We, of course, recognize that we sometimes can obtain evidence that a company cannot. We often can obtain from third parties evidence that is not available to the company. Also, we know that a company may not be able to interview former employees who refuse to cooperate in a company investigation. Those same employees may provide information to us, whether voluntarily or through compulsory process. Likewise, there are times when, for strategic reasons, we may ask that the company stand down from pursuing a particular line of inquiry. In these circumstances, the company of course will not be penalized for failing to identify facts subsequently discovered by government investigators.
Finally, remediation includes the company’s overall compliance program as well as its disciplinary efforts related to the specific wrongdoing at issue. For example, when examining remediation we consider whether and how the company has disciplined the employees involved in the misconduct. We also examine the company’s culture of compliance including an awareness among employees that any criminal conduct, including the conduct underlying the investigation, will not be tolerated.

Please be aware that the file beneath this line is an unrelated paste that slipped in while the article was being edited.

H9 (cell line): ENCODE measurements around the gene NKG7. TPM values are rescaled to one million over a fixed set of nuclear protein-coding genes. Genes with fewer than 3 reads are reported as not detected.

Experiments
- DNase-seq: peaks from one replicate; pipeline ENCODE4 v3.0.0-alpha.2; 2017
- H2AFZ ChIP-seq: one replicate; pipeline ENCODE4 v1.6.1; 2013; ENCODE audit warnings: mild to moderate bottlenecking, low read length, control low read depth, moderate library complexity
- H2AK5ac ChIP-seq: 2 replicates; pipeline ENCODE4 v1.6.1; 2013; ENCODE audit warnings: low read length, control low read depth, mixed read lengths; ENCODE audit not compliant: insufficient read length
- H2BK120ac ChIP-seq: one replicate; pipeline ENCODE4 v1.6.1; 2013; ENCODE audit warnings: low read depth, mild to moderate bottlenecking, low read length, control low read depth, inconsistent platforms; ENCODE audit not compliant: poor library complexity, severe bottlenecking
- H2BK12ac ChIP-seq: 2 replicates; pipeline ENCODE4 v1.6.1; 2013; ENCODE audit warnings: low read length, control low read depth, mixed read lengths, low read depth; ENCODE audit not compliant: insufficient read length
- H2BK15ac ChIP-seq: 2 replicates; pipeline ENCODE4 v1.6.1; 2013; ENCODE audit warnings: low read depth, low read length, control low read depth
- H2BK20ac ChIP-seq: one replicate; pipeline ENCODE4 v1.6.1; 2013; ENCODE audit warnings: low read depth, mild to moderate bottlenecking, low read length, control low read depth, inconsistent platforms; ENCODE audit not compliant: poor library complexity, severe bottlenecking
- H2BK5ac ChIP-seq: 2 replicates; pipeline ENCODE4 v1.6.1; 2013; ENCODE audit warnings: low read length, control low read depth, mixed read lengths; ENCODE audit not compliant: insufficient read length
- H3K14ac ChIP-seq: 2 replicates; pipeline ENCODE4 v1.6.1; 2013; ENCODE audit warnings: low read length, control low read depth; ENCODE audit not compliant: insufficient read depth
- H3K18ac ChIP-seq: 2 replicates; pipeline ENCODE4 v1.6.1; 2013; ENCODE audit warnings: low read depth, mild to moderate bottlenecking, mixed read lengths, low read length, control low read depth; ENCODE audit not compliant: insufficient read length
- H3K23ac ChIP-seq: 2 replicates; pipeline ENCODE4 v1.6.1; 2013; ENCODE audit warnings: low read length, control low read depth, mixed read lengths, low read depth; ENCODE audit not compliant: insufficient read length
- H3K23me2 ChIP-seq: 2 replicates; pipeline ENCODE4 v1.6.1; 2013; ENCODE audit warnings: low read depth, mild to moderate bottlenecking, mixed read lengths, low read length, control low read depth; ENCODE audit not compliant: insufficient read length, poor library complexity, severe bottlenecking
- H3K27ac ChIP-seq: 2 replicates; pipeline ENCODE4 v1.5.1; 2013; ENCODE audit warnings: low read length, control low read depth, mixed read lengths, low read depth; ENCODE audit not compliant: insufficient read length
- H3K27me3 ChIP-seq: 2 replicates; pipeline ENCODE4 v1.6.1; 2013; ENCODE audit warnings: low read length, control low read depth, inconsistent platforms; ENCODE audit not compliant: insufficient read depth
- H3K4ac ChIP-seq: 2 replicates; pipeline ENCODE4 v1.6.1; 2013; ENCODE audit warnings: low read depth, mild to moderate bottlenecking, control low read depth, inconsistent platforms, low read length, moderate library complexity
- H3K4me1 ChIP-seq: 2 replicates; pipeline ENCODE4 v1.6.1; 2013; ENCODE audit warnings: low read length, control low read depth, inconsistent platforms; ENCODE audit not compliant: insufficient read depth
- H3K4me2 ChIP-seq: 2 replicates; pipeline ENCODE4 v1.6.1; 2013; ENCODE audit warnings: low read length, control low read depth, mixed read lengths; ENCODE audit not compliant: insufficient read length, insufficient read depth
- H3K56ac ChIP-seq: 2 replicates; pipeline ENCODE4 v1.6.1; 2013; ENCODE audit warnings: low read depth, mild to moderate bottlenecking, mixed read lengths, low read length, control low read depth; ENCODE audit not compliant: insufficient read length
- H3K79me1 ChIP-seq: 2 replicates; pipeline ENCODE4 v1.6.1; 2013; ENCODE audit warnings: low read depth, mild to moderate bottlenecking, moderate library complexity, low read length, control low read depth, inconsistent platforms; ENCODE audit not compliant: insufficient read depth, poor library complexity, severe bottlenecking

A well-designed and fully implemented compliance program is key. Such a program should have sufficient resources relative to the company’s size to effectively train employees on their legal obligations and to uncover misconduct in its earliest stages. Compliance personnel should be sufficiently independent so that they are free to report misconduct even when committed by high-ranking officials.